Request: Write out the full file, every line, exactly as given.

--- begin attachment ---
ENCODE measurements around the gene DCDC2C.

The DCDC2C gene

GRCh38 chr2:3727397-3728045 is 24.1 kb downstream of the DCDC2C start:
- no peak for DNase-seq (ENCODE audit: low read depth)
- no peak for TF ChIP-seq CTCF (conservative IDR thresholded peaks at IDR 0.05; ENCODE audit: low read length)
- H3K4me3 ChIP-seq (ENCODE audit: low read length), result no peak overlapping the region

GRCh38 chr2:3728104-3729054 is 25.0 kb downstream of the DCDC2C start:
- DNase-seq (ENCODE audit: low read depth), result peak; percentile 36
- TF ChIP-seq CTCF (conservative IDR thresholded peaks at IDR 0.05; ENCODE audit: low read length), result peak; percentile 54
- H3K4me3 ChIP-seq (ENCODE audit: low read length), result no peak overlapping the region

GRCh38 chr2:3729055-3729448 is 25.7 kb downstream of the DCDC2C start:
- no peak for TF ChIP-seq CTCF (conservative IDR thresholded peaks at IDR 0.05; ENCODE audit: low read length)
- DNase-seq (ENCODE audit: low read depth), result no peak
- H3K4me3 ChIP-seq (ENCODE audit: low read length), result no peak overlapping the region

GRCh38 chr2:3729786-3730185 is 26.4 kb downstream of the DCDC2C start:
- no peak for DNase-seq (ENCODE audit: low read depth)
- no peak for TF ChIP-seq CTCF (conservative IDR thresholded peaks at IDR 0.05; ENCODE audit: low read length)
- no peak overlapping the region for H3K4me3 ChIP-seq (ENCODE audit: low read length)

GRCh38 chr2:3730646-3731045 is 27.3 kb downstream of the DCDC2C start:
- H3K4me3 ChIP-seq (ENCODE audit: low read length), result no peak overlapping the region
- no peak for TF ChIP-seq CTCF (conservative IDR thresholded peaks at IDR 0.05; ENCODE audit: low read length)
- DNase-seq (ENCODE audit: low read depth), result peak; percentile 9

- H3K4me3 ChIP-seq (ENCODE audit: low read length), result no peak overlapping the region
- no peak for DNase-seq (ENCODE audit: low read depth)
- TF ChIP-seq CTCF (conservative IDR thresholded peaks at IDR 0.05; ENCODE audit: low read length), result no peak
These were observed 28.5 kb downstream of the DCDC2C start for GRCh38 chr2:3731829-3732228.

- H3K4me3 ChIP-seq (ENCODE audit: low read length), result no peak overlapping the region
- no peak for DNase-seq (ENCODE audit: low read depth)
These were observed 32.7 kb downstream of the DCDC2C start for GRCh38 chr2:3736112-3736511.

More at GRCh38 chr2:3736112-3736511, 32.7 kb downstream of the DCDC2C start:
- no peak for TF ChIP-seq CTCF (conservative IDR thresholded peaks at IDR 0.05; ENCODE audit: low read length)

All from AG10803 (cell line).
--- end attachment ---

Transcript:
ENCODE measurements around the gene DCDC2C.

The DCDC2C gene

GRCh38 chr2:3727397-3728045 is 24.1 kb downstream of the DCDC2C start:
- no peak for DNase-seq (ENCODE audit: low read depth)
- no peak for TF ChIP-seq CTCF (conservative IDR thresholded peaks at IDR 0.05; ENCODE audit: low read length)
- H3K4me3 ChIP-seq (ENCODE audit: low read length), result no peak overlapping the region

GRCh38 chr2:3728104-3729054 is 25.0 kb downstream of the DCDC2C start:
- DNase-seq (ENCODE audit: low read depth), result peak; percentile 36
- TF ChIP-seq CTCF (conservative IDR thresholded peaks at IDR 0.05; ENCODE audit: low read length), result peak; percentile 54
- H3K4me3 ChIP-seq (ENCODE audit: low read length), result no peak overlapping the region

GRCh38 chr2:3729055-3729448 is 25.7 kb downstream of the DCDC2C start:
- no peak for TF ChIP-seq CTCF (conservative IDR thresholded peaks at IDR 0.05; ENCODE audit: low read length)
- DNase-seq (ENCODE audit: low read depth), result no peak
- H3K4me3 ChIP-seq (ENCODE audit: low read length), result no peak overlapping the region

GRCh38 chr2:3729786-3730185 is 26.4 kb downstream of the DCDC2C start:
- no peak for DNase-seq (ENCODE audit: low read depth)
- no peak for TF ChIP-seq CTCF (conservative IDR thresholded peaks at IDR 0.05; ENCODE audit: low read length)
- no peak overlapping the region for H3K4me3 ChIP-seq (ENCODE audit: low read length)

GRCh38 chr2:3730646-3731045 is 27.3 kb downstream of the DCDC2C start:
- H3K4me3 ChIP-seq (ENCODE audit: low read length), result no peak overlapping the region
- no peak for TF ChIP-seq CTCF (conservative IDR thresholded peaks at IDR 0.05; ENCODE audit: low read length)
- DNase-seq (ENCODE audit: low read depth), result peak; percentile 9

- H3K4me3 ChIP-seq (ENCODE audit: low read length), result no peak overlapping the region
- no peak for DNase-seq (ENCODE audit: low read depth)
- TF ChIP-seq CTCF (conservative IDR thresholded peaks at IDR 0.05; ENCODE audit: low read length), result no peak
These were observed 28.5 kb downstream of the DCDC2C start for GRCh38 chr2:3731829-3732228.

- H3K4me3 ChIP-seq (ENCODE audit: low read length), result no peak overlapping the region
- no peak for DNase-seq (ENCODE audit: low read depth)
These were observed 32.7 kb downstream of the DCDC2C start for GRCh38 chr2:3736112-3736511.

More at GRCh38 chr2:3736112-3736511, 32.7 kb downstream of the DCDC2C start:
- no peak for TF ChIP-seq CTCF (conservative IDR thresholded peaks at IDR 0.05; ENCODE audit: low read length)

All from AG10803 (cell line).